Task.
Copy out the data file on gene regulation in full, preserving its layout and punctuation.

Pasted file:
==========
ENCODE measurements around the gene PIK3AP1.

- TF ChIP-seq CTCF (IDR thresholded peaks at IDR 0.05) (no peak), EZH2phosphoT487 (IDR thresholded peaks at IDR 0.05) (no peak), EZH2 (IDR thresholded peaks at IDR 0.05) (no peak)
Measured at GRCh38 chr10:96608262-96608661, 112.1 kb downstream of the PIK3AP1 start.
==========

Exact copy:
ENCODE measurements around the gene PIK3AP1.

- TF ChIP-seq CTCF (IDR thresholded peaks at IDR 0.05) (no peak), EZH2phosphoT487 (IDR thresholded peaks at IDR 0.05) (no peak), EZH2 (IDR thresholded peaks at IDR 0.05) (no peak)
Measured at GRCh38 chr10:96608262-96608661, 112.1 kb downstream of the PIK3AP1 start.